Canono, director of the Waianae Coast Comprehensive Health Center, said the drug is addictive. She said the most prominent symptom of addiction is continued use despite negative consequences. "They would rather go to jail than quit smoking marijuana," she said. "That is a fairly high degree of addiction."People like this just honestly need to sit down and try it. Then they will say the same thing I did the first time I tried it: "Wow, this isn't really a big deal. Actually, it's pretty cool. WHY is this illegal?"I don't know what else to say.
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Comment #3 posted by DdC on January 27, 2002 at 14:20:26 PT
Awakening in the Land of Nod
Thank You and Bless You Rev Jonathan Adler!
Peace, Love and Liberty
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Comment #2 posted by Roger Christie on January 27, 2002 at 13:11:05 PT:
 The VIGOROUS exercise of our Freedoms 
Aloha from a rainforest on this smoking and snowcapped volcano,Congratulations Jon, for the pursuit of your happiness and the vigorous exercise of your cannabis religious rights! Get 'um, brah.I had the priviledge of being in court and witnessing the action...gavel to gavel. It was the best courtroom action I have EVER seen in my life! Michael Glenn of Honolulu defended Jon, and the principles involved for ALL of us.
{He can be reached at (808) 523-3079.}What can I say? He was a TOTALLY vigorous and bold and ballsy and loud and strong gladiator throughout the day! He had a 'take-no-prisoners' attitude and he slayed the prosecution witnesses, the prosecutors (the State had two up front and two in the gallery), and even the judge!!! He fought like a brilliant wildman for every motion and point. I LOVED it! I can say that I saw and heard the whole event. Wow! It was like the 'Scopes Monkey Trial' of cannabis evolution, to me. Amazing...Get this: a side issue came-up of monumental proportions. The State Narcotics Director, Keith Kamita, testified that Jon DID have a valid State of Hawaii med-pot card. He also testified that his job includes notifying the legislature every January of any changes that might affect the Scheduling of substances. Marijuana is STILL Schedule 1 here with "no recognized medical value" even though the legislature passed, and the Governor signed, the medical marijuana law in June of 2000. The law literally says that the State "recognizes the medical value of marijuana...". Keith Kamita was caught in one of the biggest cases of malfeasance I have ever witnessed. He has failed to notify the change of scheduling to the legal system! Thousands of patients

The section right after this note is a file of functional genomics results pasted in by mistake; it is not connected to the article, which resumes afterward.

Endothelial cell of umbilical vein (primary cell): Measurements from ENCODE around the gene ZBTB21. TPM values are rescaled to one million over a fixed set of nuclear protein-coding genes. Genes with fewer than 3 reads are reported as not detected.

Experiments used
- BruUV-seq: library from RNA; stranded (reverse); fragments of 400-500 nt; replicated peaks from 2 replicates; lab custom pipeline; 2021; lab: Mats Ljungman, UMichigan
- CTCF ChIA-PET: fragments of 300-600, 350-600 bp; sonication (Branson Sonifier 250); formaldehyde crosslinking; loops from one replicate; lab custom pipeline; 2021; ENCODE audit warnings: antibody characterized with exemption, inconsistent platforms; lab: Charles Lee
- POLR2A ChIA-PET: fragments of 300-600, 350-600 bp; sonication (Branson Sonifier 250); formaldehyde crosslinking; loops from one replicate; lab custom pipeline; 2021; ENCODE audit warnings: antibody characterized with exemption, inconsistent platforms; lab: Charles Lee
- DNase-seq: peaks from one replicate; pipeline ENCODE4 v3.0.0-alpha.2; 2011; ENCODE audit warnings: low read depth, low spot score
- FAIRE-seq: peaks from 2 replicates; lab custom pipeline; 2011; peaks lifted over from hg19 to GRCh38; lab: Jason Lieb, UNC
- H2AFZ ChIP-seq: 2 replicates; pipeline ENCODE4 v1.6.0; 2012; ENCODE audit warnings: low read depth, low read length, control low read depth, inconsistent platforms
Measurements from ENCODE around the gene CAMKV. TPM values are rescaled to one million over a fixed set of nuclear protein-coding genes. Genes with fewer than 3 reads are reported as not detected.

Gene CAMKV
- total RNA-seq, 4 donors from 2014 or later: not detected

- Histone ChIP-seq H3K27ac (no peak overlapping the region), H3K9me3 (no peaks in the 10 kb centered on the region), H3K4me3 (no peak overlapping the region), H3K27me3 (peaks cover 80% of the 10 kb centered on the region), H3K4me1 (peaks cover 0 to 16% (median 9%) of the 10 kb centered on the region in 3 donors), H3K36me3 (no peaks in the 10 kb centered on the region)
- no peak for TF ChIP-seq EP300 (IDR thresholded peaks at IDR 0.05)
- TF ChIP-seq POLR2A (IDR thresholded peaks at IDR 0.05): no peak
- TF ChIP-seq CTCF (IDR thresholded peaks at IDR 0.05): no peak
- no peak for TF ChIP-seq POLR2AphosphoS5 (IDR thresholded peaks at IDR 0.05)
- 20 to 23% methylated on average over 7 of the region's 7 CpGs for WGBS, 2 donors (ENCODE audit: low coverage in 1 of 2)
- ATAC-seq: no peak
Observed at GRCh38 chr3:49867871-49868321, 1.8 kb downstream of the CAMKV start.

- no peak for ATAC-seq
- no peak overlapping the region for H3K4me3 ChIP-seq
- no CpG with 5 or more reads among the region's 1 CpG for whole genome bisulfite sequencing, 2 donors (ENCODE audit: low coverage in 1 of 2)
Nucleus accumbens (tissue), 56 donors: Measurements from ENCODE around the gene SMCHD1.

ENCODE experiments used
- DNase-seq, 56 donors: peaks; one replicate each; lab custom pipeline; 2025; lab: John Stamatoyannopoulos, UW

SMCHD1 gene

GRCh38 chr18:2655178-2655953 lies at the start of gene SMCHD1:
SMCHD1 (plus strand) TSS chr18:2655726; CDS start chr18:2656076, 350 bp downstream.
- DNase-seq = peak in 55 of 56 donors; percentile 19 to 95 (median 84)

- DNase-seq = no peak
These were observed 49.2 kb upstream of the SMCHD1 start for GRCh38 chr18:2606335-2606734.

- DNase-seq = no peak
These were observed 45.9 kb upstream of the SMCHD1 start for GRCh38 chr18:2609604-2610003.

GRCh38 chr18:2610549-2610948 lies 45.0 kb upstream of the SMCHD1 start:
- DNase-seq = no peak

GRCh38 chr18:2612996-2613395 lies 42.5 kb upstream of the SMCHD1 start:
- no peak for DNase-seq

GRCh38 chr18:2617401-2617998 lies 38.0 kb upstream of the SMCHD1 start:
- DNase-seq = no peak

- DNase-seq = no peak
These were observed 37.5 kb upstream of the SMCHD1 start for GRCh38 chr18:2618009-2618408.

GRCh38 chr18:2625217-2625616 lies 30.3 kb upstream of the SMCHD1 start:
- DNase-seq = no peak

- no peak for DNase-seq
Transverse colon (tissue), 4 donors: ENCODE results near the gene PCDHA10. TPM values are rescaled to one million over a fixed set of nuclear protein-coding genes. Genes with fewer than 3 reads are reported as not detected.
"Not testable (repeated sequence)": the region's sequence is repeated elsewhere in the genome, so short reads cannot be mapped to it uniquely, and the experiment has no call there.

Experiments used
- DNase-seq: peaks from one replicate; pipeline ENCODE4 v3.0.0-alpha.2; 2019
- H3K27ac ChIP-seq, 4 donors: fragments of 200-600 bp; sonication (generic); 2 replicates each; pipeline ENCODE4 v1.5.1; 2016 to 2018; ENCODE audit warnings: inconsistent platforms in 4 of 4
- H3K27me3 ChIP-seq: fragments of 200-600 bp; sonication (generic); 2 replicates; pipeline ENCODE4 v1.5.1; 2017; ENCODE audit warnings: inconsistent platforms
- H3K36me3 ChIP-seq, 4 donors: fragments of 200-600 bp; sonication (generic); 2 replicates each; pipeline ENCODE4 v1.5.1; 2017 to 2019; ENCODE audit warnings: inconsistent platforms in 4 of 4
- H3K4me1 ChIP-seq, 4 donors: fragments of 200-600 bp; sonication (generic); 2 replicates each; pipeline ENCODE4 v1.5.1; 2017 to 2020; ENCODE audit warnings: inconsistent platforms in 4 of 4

have been denied the healing benefit of cannabis because of his lack of action and his personal on the record!!! What a lesson. We have the science, the research, the history, the personal experience ALL on our side of this critical issue! We MUST win! We (I) must be stronger and more vocal and braver in defense of the free exercise of our freedom to enjoy the holy herb, the tree of life whose leaves shall heal all the nations. I once heard that there can be no land of the free unless first we are the home of the brave. Here's to it. Aloha.Roger ChristieThe Hawai'i Cannabis Ministry
"We use cannabis religiously." (temp. off-line)
(808) 961-0488 24/7 Ministry helpline 
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Comment #1 posted by Rev Jonathan Adler on January 26, 2002 at 22:12:16 PT:
Compelling Interest my ***!
The State of Hawaii admits that our branch of the Religion of Jesus Church (East Hawaii) is legitimate, sincere and sincerely beieves that cannabis is mandated as sacrament by our church. Guess What! That is the three prong test espoused in State vs. Blake. The "Andrews Test!" We passed muster in court and all that remains is for the good Judge Nakamura to follow the law and the evidence or lack of it. We presented a clear case of religious exemption and have only to see if our Judge is a good one or wishes to be overturned on appeal. Either way I have cleared the hurdles and still am running....for Governor of Hawaii; that is.
My presumption of innocence is strengthened by the stipulation from the court and the lack of ANY compelling state interest. I am stoked. Even if the Judge contrives a reason to rule to prohibit my rights; it MUST be the "least restrictive means". All is well on the Big Island and here at our church. Peace to the newshawk; Rev. Dennis Shields, who lost his case and by doing so, cleared the way for our success. Thanks for the rude editorial in West Hawaii last week also Dennis. It cost me the Green Party nomination. They included a copy of your smear with their own nasty denial of my request for nomination. Thanks again for the blessing of your anger and lack of forgiveness. I was very happy as an independent and still will run hard and await the voters decision. Good Luck to all. Today was agreat harvest of sacrament. God takes good care of us. Amen 
Hawaii Medical Marijuana Institute